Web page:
Though the Portuguese missionaries had set foot in Malacca as early as 1511, their activities remained largely isolated from the rest of Malaya. The spread of Catholicism therefore took place from the northern kingdom of Thailand.
By 1662, the missionaries of the Paris Foreign Missions Society (MEP) had established themselves in Ayuthia, Thailand with the hope of making it the base for this region, since the Thai king at that time practiced religious tolerance. However, the war with Burma and the change of Thai dynasty proved unfavorable to the Catholics and they faced persecution and expulsion. They took refuge along the west coast of the Isthmus of Kra, Phuket and Kedah. This led to the first Catholic community taking shape in 1781, in present day Malaya, at Port Quedah (Kuala Kedah), which was a province that kept changing hands between Thai and Malay rulers, The community which numbered about 80 was made up of Portuguese men married to Burmese or Thai women. The Sultan of Kedah gave them a house which they transformed into a church: the Church of St. Michael, with Fr. Garnault as their first resident priest.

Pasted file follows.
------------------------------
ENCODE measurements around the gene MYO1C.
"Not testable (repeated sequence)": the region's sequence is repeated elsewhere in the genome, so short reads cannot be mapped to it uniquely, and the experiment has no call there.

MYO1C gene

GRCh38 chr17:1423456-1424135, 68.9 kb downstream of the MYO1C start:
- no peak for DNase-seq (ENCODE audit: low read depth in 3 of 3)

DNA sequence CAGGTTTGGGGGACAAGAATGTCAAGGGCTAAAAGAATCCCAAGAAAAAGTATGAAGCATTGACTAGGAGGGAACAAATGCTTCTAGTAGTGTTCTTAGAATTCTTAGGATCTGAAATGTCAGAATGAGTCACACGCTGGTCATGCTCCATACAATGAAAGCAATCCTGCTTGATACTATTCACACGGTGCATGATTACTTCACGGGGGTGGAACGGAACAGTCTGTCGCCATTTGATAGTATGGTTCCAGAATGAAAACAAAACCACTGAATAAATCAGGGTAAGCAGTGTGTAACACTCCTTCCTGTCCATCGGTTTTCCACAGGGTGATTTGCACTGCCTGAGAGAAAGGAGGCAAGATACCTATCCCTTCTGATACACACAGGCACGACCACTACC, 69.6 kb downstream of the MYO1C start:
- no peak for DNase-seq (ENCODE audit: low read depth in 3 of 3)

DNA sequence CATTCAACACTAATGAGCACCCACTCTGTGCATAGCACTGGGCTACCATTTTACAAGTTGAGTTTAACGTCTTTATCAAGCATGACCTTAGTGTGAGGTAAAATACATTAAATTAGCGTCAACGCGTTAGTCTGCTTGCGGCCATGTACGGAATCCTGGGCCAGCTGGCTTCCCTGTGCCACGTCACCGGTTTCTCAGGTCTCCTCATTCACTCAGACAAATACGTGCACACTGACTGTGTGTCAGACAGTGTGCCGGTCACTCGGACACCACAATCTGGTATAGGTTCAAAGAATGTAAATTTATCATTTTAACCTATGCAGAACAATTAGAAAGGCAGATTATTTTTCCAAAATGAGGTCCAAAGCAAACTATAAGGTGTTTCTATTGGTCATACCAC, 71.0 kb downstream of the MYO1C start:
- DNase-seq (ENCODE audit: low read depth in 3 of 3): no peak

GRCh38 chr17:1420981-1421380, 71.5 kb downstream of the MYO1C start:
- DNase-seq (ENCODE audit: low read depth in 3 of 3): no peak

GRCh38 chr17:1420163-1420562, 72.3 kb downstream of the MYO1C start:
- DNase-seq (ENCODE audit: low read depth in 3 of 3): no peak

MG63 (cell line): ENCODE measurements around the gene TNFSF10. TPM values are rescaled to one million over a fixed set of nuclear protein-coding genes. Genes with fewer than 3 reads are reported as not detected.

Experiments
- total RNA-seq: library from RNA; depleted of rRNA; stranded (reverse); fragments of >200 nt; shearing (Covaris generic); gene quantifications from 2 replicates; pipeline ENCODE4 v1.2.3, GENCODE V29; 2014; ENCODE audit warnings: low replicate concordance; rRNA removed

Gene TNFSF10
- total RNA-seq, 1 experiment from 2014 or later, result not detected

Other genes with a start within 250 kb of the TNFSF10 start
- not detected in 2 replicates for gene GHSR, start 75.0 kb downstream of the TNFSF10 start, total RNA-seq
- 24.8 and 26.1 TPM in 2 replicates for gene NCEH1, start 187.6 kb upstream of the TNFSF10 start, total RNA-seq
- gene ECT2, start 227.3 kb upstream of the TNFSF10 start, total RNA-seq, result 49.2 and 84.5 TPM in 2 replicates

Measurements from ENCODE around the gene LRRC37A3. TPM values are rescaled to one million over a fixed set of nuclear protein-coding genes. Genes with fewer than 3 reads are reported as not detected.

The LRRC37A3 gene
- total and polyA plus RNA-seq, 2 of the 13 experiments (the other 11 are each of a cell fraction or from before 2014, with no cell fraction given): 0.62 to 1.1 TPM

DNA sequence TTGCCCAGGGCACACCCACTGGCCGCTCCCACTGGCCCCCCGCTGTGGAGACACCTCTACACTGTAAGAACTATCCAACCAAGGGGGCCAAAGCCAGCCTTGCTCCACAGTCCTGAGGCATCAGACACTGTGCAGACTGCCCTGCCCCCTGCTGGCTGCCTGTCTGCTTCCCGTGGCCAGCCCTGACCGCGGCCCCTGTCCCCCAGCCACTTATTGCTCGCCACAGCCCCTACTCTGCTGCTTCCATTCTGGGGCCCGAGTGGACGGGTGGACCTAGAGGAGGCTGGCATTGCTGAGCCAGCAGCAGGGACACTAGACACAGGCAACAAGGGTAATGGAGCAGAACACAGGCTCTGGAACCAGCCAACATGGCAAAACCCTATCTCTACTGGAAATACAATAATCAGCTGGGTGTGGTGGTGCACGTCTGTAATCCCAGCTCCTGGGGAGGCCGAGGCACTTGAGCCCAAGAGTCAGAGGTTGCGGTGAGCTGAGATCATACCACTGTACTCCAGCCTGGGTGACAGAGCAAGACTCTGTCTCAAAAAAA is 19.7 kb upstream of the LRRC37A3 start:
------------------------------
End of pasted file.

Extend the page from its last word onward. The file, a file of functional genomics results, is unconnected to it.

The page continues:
Meanwhile, the Sultan of Kedah, with the hope of gaining protection against Thai attacks, ceded Penang Island to the (British) East India Company under Captain Francis Light, who was looking for a safe harbour and trading post. (fig 1)
In 1786, Francis Light sent a ship to Kuala Kedah to fetch his Catholic friends including Fr. Garnault to help him in the administration and development of the island. Fr. Garnault built a church on a piece of land given by Francis Light and named it the Church of the Assumption. He was the first parish priest of the Assumption.
Wish the migration of most of the Catholics to Penang, the Parish of St. Michael at Kuala Kedah dwindled to a few members. By 1821, the church itself was destroyed during the invasion by Thailand. The small Catholic communities in those areas were ministered by visiting priests from the Church of the Assumption. In 1920, Fr. Louis Duvelle from the Assumption Church built a small chapel at Alor Setar and dedicated it to St. Michael, in memory of the first Catholic Church at Kuala Kedah. ( chapel in fig 2 and Fr. Duvelle in fig 3) The present Church of St. Michael is a reminder of that broken history.
In 1808 the major seminary, known as College General which was originally established in Ayuthia in 1665, was finally relocated to Pulau Tikus, as Penang was found to be peaceful and geographically the most suitable location. Three years later Fr. John Pasqual and his flock in Phuket escaped from the invading Burmese and settled down at Pulau Tikus. They used the chapel at College General as their parish church. This was the Parish of the Immaculate Conception and they built their own chapel nearby in 1835.